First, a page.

There will be losses, we have to assume that, but in a war of attrition will these happen at a favorable RATE to us or the enemy. Looking at a lot of China’s (say) more modern knock off, I mean assets, I would imagine at this time they could stand to lose many too fast. They are MORE THAN capable of defending their soil (certainly in the short to medium term) but they would take quite a while to advance a battle line much further than the South China Sea for I would expect a year or two years.

    Could that buy the U.S. 5 years to really kick into gear, and like WW2 totally reconfigure civilian production to military?

    (And p.s. I think you might well be able to do it in less than that)

    It’s a bit of a flip a coin moment, but yes, baring main land strikes I think you could.

    Beno

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    1. Beno, ask yourself what the Chinese objectives in a war would be. "Reunification" of Taiwan is their number one short term objective. Securing the East and South China Seas is their number two short term objective and that probably amounts to seizing and securing some of the disputed territories. Thus, I doubt they have any plans or objectives beyond the first island chain.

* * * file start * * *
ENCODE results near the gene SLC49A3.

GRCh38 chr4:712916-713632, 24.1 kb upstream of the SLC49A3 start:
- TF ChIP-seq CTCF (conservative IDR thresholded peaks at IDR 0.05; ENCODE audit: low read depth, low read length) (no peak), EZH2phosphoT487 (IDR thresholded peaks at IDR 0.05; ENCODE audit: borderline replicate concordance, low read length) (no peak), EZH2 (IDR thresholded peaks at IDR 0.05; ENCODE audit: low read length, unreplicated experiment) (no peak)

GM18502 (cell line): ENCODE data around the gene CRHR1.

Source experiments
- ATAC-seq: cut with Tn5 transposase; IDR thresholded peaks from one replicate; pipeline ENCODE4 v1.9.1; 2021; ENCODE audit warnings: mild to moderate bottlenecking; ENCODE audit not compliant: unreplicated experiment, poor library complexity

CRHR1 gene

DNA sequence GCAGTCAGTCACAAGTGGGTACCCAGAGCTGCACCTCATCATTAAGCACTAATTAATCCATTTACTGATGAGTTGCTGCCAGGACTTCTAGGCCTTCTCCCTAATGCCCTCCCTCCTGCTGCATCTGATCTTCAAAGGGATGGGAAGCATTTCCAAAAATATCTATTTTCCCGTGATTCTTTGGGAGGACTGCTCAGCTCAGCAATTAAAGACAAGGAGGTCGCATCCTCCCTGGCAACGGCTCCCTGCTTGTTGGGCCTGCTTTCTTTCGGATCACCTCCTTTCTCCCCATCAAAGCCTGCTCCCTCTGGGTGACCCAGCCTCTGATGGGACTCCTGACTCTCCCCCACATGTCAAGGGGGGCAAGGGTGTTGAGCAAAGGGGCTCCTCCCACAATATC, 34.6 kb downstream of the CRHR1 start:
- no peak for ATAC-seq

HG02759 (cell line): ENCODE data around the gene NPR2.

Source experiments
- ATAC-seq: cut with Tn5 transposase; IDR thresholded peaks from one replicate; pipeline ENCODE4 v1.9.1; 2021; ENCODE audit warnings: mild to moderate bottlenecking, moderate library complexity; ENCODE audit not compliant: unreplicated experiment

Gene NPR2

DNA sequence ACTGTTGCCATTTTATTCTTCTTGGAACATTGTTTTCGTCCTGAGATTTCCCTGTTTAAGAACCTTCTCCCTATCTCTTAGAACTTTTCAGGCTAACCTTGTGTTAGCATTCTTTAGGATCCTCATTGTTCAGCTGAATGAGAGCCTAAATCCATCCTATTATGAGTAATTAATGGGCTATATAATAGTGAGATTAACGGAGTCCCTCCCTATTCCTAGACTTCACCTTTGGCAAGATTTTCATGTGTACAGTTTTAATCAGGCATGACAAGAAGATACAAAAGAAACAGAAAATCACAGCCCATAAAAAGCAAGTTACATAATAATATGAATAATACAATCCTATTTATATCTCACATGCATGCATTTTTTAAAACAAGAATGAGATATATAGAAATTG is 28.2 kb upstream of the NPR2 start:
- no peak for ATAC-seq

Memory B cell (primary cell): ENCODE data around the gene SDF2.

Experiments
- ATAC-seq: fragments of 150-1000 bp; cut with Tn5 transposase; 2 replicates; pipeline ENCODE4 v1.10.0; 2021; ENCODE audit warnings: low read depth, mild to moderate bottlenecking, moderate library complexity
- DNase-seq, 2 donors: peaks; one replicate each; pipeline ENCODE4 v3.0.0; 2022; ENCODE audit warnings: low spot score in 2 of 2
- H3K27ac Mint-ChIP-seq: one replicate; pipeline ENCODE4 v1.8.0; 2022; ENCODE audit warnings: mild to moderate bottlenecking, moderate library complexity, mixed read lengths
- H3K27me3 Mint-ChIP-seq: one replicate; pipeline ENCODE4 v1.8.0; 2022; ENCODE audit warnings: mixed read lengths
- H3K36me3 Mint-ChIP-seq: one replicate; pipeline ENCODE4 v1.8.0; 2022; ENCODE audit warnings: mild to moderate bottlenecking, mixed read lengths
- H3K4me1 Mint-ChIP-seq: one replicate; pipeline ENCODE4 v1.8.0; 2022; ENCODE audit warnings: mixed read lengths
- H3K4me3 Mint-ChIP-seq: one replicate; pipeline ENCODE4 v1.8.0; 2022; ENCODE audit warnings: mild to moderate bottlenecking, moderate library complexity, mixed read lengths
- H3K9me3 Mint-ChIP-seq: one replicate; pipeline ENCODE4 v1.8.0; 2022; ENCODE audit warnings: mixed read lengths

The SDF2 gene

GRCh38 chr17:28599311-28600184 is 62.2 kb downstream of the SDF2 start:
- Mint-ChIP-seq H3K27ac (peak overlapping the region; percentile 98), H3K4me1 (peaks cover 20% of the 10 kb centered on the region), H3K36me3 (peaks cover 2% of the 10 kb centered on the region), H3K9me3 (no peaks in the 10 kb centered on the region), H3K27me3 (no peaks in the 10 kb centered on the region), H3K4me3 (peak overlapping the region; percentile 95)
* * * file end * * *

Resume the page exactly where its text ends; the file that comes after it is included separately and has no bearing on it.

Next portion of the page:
They undoubtedly have longer term objectives in the hundred year range but they're nowhere near ready to actively pursue those yet.

      So, if China can secure their short term objectives while we're still gearing up, the war is over. I've offered this scenario before - all China has to do is quickly secure their objectives plus a few extra and then surrender. At that point, we can't really attack without having the entire world opinion turn on us and China can drag out negotiations forever (look at the example of Korea - China has noted that) while tossing a few of the extras back as signs of good faith.